Until around 1930 few United States Civil War historians paid much attention to Southerners who opposed the 1861-1865 secession from the United States by a confederacy of Southern states. Southern historians clung instead to a notion of the South’s unanimity in the face of Northern aggression. Only when scholars such as Lonn decided to examine this side of the war did historian of the Confederacy begin to recognize the existence of Southerners loyal to the Union (Unionists). While these early historians of Southern dissent broke new ground, they also reproduced Confederate authoritie’s negative view of loyalists as shady characters driven by dubious motives. Even Tatum, who took a largely sympathetic attitude toward loyalists, tended to lump them into nebulous categories, offering broad generalizations that ignored the particulars of Unionists’ identities and experiences.
This early-twentieth-century historiography nonetheless represented the leading research on dissent in the South until the 1960s and 1970s. Spurred by the advent of social historical methods, a new generation of historians found Unionists interesting as manifestations of the Confederacy’s internal weaknesses. Focusing on the Appalachian Mountain and upper South regions of the Confederacy, these scholars argued that there was a profound divide among Southern Whites between those who benefited economically from slave-run plantations and those who did not. One such historian was Escott, who emphasized regional and economic conflict among Southerners. Escott cast Unionists and other dissenters as antiplanter mountaineers who could not, by reason of economic and social alienation, identify with the proslavery Southern cause. This theme has heavily influenced the work of subsequent scholars, who commonly place Unionists at the extreme end of a continuum of class-based Confederate disaffection that was ultimately responsible for the South’s collapse. Because the driving force behind such inquiries into loyalist history has been a desire to explain Confederate ideology, politics, and defeat, emphasis has been placed on the ways loyalist Southerners diverged from the political and economic mainstream of Confederate nationalism.
Only recently have some Civil War historians begun to make Unionists and their experiences, rather than the Confederate state, the center of inquiry. These scholars have done intensive community and local studies of dissenting groups that take into account a range of social and cultural, as well as military and political, factors at work on the Southern home front. Hoping to better understand who remained loyal to the Union during the war, these historians have sought to explain the Civil War’s underlying character, dimensions, and impact in particular counties or towns, especially in the upper South and Appalachia. This relatively new trend has stressed the particular, delved into the complexities of political allegiances on the home front, and, as Sutherland notes, highlighted “the gritty experience of real people”.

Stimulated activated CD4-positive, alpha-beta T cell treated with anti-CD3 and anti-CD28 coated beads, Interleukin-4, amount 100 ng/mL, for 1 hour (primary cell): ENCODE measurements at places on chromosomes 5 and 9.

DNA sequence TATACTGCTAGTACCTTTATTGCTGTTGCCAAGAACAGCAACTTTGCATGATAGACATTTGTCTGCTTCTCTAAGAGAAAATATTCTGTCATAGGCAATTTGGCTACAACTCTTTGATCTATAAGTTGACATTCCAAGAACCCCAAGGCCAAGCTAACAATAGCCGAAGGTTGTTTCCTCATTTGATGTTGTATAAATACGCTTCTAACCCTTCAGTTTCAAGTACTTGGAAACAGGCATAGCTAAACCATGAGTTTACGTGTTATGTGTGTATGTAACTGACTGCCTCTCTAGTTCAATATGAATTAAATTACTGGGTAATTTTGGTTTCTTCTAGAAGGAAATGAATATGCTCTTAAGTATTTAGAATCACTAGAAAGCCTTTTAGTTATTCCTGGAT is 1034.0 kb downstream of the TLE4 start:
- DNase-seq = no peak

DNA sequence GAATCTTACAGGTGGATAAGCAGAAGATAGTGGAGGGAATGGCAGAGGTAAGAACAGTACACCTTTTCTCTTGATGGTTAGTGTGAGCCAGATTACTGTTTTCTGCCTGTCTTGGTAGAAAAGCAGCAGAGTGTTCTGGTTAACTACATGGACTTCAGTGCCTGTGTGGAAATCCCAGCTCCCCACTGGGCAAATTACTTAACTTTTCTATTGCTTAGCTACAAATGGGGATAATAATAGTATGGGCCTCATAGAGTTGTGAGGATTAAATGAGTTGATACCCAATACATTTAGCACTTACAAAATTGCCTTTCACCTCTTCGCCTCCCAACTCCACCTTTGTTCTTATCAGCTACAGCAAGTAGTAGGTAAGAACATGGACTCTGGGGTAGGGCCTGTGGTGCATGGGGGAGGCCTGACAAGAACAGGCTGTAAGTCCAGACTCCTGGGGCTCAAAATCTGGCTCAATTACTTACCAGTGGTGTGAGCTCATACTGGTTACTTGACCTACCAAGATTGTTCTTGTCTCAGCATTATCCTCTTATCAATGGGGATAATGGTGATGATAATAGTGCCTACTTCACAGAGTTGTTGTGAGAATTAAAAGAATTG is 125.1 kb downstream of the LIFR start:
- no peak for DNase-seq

Our terrestrial food supply comes from ecosystems transformed to produce a few comestible species through the removal of competitors, predators, and pests, but marine capture fisheries depend on the overall productivity of natural ecosystems. There is, however, increasing concern about the impact of fishing and other human activities on marine ecosystems, which are now far from pristine. One option for moving toward both biodiversity and terrestrial food supply goals is to produce greater yields from less land, thereby freeing land for conservation purposes. By contrast, the objective of maintaining or resorting the biodiversity of marine ecosystems may conflict with the objective of maintaining or increasing our food supply from the sea, since the level of fishing required to achieve the latter may compromise the former.
1. The primary purpose of the passage is to
A. examine the impact of certain research findings regarding changes to ecosystem biodiversity.
B. discuss a possible implication of a difference between terrestrial and marine food supply sources.
C. describe the consequences of a certain kind of interaction between terrestrial and marine ecosystems.
D. identify an area of ecosystem research in which here are significant uncertainties
E. present evidence that undermines one side of a debate about biodiversity and supports the other.
2. According to the passage, increasing the food yield per unit of land can have which of the following effects?
A. enabling more land to be used for development purposes
B. compromising progress toward conservation goals
C. helping protect comestible species from competition and predation
D. helping reduce pressure on marine ecosystems
E. helping restore the biodiversity of terrestrial ecosystems